"And what does the LORD require of you But to do justice, to love kindness, and to walk humbly with your God"
-- Micah 6:8

"The duty of the prosecutor is to seek justice, not merely to convict."
-- American Bar Association Standard 3-1.2(c)

"There may be a legitimate diversity of opinion even among Catholics about waging war and applying the death penalty, but not however with regard to abortion and euthanasia."
--Pope Benedict XVI, June 2004

Thursday, May 24, 2012

When "Life" Does Not Always Mean "Life"


Among other reasons why "life imprisonment" is not a sure way to "render offenders harmless" is that there is no way to control for a future legislature modifying life imprisonment.

Case in point:  Louisiana is considering a law to permit parole in certain life imprisonment situations. While ostensibly targeted at non-violent lifers, the stated rationale, "The cost of incarceration is killing us" could just as easily apply to long-term incarceration of violent offenders.

"Life imprisonment" is always subject to the whim of executive pardon or future legislative modification.  Thus, even if it could safeguard society (including other inmates and prison staff), it is not a sure way to render offenders harmless.

H/T: Crime and Consequences.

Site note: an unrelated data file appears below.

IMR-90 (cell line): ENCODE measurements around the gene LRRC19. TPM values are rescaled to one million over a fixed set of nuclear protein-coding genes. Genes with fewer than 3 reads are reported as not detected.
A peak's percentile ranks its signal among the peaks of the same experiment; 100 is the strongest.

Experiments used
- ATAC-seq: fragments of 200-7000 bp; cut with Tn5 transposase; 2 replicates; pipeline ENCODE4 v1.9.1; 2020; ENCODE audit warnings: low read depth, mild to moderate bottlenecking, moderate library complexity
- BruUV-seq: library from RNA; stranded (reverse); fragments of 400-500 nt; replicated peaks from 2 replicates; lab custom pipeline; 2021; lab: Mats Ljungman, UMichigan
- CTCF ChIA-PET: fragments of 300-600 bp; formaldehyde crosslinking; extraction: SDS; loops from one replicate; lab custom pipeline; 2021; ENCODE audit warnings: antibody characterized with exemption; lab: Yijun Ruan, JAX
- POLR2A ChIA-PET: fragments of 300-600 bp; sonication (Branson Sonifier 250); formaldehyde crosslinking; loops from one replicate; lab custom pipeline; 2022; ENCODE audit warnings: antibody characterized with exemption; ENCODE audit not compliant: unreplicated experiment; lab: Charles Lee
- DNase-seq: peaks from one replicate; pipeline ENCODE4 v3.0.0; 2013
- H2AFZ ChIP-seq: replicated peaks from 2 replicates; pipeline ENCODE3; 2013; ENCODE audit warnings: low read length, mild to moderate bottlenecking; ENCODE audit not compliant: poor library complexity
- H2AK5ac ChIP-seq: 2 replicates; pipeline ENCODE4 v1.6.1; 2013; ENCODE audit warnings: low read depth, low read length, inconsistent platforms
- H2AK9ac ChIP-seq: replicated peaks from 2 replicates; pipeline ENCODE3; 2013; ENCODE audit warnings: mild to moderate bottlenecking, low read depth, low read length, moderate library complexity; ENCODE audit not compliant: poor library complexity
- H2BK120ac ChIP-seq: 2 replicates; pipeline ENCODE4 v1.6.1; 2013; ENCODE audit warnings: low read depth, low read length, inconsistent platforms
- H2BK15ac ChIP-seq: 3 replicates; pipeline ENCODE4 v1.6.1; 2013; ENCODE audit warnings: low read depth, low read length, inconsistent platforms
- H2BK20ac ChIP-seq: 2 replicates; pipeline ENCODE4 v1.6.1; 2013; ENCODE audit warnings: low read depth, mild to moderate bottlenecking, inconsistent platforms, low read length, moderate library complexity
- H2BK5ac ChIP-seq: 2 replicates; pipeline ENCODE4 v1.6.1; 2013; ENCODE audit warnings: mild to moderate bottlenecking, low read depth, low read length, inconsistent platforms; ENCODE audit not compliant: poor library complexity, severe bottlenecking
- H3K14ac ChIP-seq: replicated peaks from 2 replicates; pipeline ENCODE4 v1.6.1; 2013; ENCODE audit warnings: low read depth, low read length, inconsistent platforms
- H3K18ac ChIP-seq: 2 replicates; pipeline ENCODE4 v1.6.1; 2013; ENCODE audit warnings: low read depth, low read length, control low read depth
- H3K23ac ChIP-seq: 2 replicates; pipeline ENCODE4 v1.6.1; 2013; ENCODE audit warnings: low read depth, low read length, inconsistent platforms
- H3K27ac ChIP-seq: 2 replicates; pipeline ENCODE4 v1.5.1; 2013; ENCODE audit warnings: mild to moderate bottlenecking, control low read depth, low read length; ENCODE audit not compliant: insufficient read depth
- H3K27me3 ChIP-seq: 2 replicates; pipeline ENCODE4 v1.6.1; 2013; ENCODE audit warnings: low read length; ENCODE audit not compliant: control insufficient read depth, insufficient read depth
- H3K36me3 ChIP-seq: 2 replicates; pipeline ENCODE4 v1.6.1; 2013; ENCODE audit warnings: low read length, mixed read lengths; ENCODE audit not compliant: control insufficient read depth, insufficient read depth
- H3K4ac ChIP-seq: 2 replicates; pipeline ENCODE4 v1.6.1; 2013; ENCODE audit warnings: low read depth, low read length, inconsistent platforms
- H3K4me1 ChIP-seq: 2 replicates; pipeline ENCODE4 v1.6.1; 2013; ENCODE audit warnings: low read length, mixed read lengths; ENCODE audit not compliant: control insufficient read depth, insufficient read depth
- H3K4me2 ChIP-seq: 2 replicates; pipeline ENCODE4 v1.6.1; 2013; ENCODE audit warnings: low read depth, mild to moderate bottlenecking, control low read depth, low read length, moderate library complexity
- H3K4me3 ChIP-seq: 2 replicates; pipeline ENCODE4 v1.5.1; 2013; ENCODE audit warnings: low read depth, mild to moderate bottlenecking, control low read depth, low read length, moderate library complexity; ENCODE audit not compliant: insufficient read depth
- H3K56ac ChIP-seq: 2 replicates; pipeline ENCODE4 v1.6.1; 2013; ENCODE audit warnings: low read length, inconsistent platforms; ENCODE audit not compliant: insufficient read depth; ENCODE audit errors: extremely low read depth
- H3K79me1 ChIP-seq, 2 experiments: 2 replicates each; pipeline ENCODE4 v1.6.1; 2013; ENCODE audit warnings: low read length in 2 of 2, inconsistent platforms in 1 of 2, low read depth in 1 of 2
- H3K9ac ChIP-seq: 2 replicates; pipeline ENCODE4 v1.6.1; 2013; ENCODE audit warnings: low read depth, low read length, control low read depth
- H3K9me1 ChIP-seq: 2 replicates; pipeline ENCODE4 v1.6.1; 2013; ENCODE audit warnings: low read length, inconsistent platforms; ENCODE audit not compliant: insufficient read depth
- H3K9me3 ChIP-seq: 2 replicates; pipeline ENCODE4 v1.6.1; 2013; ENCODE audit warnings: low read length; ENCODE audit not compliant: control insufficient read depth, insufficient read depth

4 comments:

Steve "scotju" Dalton said...

I don't know what 'non-violent' crimes someone in other states can be given life for, but here in Illinois, that penalty is reserved for henious crime like murder. Perhaps being a legislator should be made a crime that would deserve a life sentence! LOL!

bill bannon said...

Simple math. In the US, 65% of murders end in arrest.
That means life sentences are not protecting society from 35% of murderers on any given day. The catechism dreams that all murderers are caught. In Rio, 14% of murderers are caught and in Guatemala, it is 3%. So in Catholic Guatemala, life sentences are protecting a Catholic family from 3% of murderers on any given day. This is the worst intellectual moment for the Church I can remember in my life time...except for all the fallacious beliefs that festooned the sex abuse tragedy.

Theodore Seeber said...

Bill, it sounds like to me the problem is on the side of enforcement, not punishment. Did I miss something?

I'm against the Death Penalty because I'm an engineer who knows that if you weld a guy into a steel box he's not going to get out without help. And if we trust a jury to sentence a man to life imprisonment, we ought to be able to trust a parole board to find him either rehabilitated or innocent.

Tom McKenna said...

Which confirms my usual practice of striking engineers from my jury panels.